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At the end of the Mexican War, many new lands west of Texas were yielded to the United States, and the debate over the westward expansion of slavery was rekindled. Southern politicians and slave owners demanded that slavery be allowed in the West because they feared that a closed door would spell doom for their economy and way of life. Whig Northerners, however, believed that slavery should be banned from the new territories. Pennsylvanian congressman David Wilmot proposed such a ban in 1846, even before the conclusion of the war. Southerners were outraged over this Wilmot Proviso and blocked it before it could reach the Senate.
The Wilmot Proviso justified Southerners’ fears that the North had designs against slavery. They worried that if politicians in the North prevented slavery from expanding westward, then it was only a matter of time before they began attacking it in the South as well. As a result, Southerners in both parties flatly rejected the proviso. Such bipartisan support was unprecedented and demonstrated just how serious the South really felt about the issue.
The large land concessions made to the U.S. in the 1848 Treaty of Guadalupe Hidalgo only exacerbated tensions. Debates in Congress grew so heated that fistfights even broke out between Northerners and Southerners on the floor of the House of Representatives. In fact, sectional division became so pronounced that many historians label the Mexican War and the Wilmot Proviso the first battles of the Civil War.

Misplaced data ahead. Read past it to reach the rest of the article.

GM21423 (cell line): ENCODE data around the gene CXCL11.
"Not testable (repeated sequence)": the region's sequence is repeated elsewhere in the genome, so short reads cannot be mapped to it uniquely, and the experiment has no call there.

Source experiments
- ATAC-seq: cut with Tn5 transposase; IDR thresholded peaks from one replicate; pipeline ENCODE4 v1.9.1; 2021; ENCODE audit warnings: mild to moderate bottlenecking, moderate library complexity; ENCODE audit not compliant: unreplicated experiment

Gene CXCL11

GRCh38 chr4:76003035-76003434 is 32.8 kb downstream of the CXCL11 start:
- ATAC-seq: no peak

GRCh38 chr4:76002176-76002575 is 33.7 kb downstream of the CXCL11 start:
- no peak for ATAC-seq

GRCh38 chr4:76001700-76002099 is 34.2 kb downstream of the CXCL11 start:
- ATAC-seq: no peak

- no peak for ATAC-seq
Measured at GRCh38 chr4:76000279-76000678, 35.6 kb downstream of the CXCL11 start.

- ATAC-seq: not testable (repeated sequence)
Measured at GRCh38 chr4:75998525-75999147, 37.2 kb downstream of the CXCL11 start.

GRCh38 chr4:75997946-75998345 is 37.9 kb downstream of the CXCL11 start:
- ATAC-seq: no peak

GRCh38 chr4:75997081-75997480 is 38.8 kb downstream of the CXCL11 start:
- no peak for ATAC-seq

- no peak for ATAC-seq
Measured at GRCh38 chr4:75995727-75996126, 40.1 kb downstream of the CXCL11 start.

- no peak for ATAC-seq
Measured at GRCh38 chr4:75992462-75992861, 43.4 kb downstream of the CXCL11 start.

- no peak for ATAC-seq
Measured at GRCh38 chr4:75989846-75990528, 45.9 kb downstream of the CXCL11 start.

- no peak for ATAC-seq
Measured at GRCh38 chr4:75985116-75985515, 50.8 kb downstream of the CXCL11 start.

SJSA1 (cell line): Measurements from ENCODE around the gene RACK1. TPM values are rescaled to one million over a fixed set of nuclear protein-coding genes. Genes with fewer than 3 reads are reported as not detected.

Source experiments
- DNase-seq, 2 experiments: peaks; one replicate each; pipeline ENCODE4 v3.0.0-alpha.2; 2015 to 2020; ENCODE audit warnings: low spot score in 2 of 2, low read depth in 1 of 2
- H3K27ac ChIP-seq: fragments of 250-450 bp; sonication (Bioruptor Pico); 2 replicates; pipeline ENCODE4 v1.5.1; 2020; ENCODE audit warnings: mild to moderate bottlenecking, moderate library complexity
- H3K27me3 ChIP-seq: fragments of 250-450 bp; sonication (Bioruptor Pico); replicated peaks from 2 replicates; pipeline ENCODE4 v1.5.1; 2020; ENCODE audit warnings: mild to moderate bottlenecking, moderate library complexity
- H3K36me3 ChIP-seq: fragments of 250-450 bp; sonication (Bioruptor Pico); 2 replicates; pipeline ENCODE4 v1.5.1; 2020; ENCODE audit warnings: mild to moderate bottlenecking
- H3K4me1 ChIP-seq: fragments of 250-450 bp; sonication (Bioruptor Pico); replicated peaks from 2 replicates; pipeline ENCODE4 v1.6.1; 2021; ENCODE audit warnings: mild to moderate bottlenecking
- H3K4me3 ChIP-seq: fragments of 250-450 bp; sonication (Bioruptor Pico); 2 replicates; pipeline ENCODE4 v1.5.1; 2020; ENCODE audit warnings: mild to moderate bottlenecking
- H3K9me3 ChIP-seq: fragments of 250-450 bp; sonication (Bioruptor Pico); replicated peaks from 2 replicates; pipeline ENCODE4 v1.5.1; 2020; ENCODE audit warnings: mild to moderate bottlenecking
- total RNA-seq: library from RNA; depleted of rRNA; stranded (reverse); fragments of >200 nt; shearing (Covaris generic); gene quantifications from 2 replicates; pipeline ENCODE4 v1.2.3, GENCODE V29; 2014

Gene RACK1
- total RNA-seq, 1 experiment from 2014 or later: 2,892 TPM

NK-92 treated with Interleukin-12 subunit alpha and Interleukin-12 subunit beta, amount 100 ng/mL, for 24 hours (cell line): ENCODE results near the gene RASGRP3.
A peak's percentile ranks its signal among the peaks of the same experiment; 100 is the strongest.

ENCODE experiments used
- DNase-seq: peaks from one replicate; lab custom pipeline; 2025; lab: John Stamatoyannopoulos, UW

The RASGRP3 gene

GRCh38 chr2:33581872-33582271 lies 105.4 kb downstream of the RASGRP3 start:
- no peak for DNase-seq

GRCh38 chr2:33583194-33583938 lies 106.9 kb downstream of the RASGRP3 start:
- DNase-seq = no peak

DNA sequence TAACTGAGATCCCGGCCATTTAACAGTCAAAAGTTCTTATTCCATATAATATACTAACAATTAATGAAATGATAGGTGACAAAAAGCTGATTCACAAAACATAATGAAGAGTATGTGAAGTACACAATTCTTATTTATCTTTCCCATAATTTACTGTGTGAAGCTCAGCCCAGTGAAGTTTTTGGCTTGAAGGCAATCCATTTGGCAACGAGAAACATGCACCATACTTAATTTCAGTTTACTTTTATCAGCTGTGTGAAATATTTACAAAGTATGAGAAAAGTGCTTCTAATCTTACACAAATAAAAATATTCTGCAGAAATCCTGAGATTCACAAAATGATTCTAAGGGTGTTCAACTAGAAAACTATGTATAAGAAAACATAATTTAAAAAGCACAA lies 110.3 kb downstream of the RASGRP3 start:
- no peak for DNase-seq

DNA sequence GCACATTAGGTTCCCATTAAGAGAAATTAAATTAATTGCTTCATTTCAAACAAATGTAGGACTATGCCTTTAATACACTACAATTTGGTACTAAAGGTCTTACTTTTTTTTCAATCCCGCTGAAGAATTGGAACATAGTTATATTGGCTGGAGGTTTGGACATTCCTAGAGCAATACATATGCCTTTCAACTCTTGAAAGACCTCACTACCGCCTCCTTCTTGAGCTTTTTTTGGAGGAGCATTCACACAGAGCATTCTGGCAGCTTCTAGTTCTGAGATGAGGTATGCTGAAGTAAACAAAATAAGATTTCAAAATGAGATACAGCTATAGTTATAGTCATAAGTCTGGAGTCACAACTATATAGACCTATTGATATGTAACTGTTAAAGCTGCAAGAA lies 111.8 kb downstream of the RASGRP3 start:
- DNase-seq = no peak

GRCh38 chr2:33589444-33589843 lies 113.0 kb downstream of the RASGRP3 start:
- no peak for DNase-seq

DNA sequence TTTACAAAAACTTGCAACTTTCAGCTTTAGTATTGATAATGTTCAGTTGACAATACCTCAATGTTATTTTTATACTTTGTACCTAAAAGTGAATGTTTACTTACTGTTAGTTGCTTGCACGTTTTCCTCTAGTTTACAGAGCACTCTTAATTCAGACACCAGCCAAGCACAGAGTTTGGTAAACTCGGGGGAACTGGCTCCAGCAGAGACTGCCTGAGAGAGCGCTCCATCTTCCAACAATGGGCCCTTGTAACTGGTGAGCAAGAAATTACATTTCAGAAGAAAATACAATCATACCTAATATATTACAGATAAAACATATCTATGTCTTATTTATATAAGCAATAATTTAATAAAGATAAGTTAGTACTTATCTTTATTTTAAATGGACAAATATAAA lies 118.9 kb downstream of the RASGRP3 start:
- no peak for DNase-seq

Even though the Wilmot Proviso failed, the expansion of slavery remained the most pressing issue in the election of 1848. The Whigs nominated Mexican War hero General Zachary Taylor, a popular but politically inexperienced candidate who said nothing about the issue in hopes of avoiding controversy.
The Democrats, meanwhile, nominated Lewis Cass. Also hoping to sidestep the issue of slavery, Cass proposed allowing the citizens of each western territory to decide for themselves whether or not to be free or slave. Cass hoped that a platform based on such popular sovereignty would win him votes in both the North and South.
The election of 1848 also marked the birth of the Free-Soil Party, a hodgepodge collection of Northern abolitionists, former Liberty Party voters, and disgruntled Democrats and Whigs. The Free-Soilers nominated former president Martin Van Buren, who hoped to split the Democrats. He succeeded and diverted enough votes from Cass to throw the election in Taylor’s favor. (Taylor, however, died after only sixteen months in office and was replaced by Millard Fillmore.)
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